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Process vs. Product: A False Dichotomy?

Posted by on in Early Childhood
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ying yang wallpaper by rstovall

I love listening to to Rae Pica’s BAM Radio program, Studentcentricity, during my commute to Northern Virginia Community college to teach. Thank God for Bluetooth! Last night I listened to a program about enjoying process over product in education. I totally agree with Amanda Morgan. Teachers shouldn’t do toddlers’ art for them, or give cookie-cutter art projects to preschoolers. They should know, by now, that asking for the right answer shuts off the process of learning to think. But they still do these things, with good, if misguided, intentions. Parents love the cute. Children love to be praised by their teachers and parents. Our culture mandates the great finished product. This cultural bias invades our efforts to teach young children how to solve problems, find creative solutions, and pursue worthy projects.

But wait a minute! Solving problems? Finding Solutions? Projects? Isn’t that about product?

Years ago in education, we discussed the importance of divergent, vs. convergent thinking. Divergent thinking was elevated, as well it should have been, because for too long convergent thinking (getting the “right” answer) was seen as the sole indicator of intelligence. Brainstorming, mind-mapping, and webbing became symbols and tools for divergent thinking. Creativity depends on divergent thinking! We need it in order to converge on something cool! Diverging to different creative ideas eventually leads to answers, products, which lead to more thinking, more creating and—yep—more final products.

Today we elevate process over product, just as we did divergent over convergent thinking. In doing so, we perpetuate a false dichotomy. As the old song goes (even though its premise was not true), “…you can’t have one without the other.” Amanda discussed allowing children to make mistakes in order for them to learn. Mistakes are not bad. They are necessary bumps on the road to learning. The cognitive process involved is invaluable to the child. They learn to learn. Process leads to product, which leads to…well, you know! A false dichotomy is where there is either one right answer or another. The two ideas compete. There should be no competition between process and product. Like the colors in the Yin/Yang sympol, there’s a little bit of each in the other.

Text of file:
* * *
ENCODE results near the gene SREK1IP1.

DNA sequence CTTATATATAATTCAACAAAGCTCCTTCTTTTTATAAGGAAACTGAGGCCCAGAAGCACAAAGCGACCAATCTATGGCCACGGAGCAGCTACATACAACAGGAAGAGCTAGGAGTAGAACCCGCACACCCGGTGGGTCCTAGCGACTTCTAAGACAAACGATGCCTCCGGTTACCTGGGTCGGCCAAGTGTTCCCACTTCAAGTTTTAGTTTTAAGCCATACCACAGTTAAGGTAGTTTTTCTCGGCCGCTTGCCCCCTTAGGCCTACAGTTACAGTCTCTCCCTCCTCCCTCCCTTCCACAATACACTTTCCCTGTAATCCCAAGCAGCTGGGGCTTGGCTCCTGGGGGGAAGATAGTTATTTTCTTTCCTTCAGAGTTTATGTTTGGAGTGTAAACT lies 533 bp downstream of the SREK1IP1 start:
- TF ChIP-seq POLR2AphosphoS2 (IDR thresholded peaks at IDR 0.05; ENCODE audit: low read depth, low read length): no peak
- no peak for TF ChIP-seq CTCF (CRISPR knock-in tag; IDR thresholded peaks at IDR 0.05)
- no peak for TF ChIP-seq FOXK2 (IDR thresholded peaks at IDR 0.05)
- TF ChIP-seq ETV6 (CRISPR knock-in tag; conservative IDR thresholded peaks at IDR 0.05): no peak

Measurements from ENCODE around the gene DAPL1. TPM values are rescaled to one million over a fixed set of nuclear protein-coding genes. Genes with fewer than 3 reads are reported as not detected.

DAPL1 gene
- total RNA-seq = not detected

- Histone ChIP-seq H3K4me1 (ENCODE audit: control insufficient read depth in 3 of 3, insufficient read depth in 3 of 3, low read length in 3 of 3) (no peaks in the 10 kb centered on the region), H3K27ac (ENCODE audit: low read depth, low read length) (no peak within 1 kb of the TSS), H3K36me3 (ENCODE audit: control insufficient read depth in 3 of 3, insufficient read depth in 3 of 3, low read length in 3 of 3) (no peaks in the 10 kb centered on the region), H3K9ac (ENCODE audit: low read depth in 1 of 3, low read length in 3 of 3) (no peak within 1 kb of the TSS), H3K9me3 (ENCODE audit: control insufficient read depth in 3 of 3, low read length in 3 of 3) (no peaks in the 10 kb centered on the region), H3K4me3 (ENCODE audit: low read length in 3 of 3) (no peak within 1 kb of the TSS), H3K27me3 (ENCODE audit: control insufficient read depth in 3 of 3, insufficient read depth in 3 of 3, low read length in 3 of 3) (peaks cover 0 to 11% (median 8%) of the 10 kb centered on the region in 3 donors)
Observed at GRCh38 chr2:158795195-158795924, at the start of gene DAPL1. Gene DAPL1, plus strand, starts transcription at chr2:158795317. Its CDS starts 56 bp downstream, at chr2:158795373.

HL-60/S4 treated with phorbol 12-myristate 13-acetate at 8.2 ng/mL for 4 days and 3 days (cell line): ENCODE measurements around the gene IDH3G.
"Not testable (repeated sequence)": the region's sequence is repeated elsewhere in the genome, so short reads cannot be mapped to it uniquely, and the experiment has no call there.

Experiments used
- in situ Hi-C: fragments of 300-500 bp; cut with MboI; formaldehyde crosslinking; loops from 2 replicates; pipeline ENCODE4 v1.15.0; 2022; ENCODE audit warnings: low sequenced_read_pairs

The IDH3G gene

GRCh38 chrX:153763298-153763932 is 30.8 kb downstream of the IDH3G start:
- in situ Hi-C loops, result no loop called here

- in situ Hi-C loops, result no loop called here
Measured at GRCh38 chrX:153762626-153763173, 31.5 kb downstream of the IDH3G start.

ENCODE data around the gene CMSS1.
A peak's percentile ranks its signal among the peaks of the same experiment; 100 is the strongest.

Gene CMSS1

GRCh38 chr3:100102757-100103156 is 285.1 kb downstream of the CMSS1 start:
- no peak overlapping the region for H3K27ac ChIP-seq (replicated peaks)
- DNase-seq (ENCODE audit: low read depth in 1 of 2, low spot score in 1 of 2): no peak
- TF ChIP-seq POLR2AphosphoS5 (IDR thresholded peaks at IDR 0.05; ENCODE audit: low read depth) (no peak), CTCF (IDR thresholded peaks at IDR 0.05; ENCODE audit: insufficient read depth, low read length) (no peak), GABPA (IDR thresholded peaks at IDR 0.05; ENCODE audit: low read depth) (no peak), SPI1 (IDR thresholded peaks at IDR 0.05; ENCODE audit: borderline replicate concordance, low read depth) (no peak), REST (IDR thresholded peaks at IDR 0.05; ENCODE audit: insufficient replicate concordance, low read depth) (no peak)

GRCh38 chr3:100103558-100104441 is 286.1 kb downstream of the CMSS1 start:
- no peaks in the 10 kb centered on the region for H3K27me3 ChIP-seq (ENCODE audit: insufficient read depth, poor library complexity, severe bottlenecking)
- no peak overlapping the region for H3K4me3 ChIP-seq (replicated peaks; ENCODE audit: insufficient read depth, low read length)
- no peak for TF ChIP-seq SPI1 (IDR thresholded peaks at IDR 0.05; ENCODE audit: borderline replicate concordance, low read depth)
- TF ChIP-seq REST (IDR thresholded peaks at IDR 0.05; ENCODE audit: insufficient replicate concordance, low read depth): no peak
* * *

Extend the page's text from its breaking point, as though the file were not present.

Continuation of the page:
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Gail teaches Early Childhood Education as an Adjunct Associate Professor for Northern Virginia Community College, one of the largest community college systems in the country. She is a popular trainer in the DC area, leading workshops on such topics as Engaging, Arts-Based and Outdoor Learning, and Guiding Behavior. She is a member of the Virginia Community College Peer Group which collaborates with the Virginia Department of Social Services to train and license childcare professionals throughout the state. Her blog on BAM's EdWords is referenced in several arts websites, and is used in Early Childhood courses throughout Virginia. She is also a member of NAREA, the North American Reggio Emilia Alliance. You can contact her for more information about Professional Development opportunities. 


Gail lives and works in Northern Virginia. Her special interests include arts-integration, play, Reggio Emilia, music and yoga. 

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Guest Saturday, 18 November 2017